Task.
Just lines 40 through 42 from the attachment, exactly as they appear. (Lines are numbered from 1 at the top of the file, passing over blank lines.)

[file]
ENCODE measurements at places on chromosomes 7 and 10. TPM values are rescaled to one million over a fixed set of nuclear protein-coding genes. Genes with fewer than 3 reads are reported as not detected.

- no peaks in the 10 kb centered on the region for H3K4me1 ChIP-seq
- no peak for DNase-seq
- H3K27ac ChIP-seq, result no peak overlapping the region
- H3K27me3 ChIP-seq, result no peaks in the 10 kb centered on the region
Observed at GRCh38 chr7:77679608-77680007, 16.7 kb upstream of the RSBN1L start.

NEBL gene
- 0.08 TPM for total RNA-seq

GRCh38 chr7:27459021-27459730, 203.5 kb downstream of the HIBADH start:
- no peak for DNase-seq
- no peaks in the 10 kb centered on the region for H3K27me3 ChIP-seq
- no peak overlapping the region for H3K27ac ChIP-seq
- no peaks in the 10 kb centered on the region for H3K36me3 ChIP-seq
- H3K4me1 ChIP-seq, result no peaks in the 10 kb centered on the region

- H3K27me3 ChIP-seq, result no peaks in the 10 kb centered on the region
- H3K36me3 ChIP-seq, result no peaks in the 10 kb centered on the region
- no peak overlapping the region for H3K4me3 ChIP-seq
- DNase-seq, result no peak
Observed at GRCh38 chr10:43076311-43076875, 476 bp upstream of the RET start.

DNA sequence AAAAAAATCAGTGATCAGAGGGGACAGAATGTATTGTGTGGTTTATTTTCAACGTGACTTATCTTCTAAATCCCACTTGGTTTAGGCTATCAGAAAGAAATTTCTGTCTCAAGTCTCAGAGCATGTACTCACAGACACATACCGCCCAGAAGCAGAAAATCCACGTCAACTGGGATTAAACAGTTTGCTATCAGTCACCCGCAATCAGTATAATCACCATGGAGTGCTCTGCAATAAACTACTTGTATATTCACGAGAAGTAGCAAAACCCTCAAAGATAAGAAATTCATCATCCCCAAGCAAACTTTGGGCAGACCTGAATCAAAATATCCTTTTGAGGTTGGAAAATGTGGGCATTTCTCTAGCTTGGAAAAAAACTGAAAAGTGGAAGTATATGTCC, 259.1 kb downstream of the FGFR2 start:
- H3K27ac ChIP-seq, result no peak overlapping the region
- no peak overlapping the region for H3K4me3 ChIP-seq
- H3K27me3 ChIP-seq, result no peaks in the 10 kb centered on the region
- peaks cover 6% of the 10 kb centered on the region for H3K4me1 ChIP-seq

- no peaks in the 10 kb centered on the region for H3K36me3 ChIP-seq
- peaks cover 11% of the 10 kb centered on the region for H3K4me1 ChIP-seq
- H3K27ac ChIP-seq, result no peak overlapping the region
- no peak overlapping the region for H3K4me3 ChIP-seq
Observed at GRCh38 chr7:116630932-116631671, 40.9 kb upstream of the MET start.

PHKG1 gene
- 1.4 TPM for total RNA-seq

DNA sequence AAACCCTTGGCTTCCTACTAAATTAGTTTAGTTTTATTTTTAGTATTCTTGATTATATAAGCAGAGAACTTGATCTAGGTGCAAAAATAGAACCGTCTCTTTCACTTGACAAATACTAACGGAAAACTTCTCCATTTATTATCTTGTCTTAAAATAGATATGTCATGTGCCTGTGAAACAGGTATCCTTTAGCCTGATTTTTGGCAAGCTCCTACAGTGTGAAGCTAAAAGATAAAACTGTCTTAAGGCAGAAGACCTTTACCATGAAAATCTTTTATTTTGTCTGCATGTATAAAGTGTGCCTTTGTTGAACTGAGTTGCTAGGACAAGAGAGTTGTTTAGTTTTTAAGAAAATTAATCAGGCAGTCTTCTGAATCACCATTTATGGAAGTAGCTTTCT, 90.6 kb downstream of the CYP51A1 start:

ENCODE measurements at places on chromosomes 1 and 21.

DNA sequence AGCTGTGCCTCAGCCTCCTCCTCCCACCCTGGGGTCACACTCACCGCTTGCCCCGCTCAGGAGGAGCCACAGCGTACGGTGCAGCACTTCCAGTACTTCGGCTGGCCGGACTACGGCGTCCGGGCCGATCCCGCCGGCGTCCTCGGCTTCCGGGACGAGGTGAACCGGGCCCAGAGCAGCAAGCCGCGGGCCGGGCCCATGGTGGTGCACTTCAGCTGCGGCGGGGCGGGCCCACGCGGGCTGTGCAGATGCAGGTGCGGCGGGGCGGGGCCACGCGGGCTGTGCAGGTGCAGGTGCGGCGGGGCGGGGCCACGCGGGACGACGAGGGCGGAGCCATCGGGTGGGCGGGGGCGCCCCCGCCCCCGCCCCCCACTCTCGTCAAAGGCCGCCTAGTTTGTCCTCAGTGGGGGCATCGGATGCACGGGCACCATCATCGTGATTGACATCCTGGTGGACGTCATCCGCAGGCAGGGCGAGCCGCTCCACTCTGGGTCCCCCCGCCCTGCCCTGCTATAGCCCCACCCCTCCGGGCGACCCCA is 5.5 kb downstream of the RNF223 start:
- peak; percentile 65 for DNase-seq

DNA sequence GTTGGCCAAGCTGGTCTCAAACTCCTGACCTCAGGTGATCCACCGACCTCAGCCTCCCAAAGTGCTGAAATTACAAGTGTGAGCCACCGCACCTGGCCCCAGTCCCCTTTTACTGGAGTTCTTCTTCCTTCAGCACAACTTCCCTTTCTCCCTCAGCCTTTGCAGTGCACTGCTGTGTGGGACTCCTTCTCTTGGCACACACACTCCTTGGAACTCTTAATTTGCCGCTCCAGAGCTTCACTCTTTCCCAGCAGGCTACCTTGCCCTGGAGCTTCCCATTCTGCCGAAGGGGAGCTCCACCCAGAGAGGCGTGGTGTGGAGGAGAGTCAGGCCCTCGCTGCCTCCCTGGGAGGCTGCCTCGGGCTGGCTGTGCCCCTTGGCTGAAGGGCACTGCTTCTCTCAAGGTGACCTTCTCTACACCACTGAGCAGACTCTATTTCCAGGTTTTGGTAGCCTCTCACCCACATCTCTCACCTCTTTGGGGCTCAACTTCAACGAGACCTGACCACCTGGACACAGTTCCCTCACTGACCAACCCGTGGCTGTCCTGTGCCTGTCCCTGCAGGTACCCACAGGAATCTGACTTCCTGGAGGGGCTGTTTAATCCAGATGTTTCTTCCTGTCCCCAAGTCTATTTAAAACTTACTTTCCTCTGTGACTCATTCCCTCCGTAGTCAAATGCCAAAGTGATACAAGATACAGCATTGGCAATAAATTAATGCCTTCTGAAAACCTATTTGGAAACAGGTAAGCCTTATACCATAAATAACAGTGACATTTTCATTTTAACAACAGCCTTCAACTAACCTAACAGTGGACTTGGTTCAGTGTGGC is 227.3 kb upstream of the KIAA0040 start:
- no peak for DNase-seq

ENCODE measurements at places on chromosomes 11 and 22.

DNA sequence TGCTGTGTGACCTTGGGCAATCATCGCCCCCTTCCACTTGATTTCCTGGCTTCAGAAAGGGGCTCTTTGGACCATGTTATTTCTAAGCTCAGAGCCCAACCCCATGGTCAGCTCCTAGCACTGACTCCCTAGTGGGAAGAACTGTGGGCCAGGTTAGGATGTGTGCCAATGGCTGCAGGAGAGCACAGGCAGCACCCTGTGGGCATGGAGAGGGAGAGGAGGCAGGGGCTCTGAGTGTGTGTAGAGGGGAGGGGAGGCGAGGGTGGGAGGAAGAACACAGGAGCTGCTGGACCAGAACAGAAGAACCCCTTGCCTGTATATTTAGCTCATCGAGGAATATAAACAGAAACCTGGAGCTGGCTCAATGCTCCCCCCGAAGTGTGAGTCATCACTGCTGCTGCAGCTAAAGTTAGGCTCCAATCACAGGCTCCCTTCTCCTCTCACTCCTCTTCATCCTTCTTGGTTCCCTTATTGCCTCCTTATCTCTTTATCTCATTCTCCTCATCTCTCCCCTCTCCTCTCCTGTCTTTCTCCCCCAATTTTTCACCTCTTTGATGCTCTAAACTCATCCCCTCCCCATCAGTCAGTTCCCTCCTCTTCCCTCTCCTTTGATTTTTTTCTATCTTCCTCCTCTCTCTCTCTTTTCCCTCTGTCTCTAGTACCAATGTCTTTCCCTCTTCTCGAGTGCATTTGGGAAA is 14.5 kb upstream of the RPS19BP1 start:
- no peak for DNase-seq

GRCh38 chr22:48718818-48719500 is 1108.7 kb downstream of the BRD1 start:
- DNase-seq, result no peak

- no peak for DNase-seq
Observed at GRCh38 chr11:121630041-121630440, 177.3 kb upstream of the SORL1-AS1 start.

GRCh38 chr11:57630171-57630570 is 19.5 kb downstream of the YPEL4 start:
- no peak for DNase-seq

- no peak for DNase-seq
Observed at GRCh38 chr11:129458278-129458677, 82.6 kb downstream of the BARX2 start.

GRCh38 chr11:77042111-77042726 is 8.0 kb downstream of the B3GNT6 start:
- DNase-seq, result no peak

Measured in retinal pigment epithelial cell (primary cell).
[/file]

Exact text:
- no peak for DNase-seq

GRCh38 chr22:48718818-48719500 is 1108.7 kb downstream of the BRD1 start:
- DNase-seq, result no peak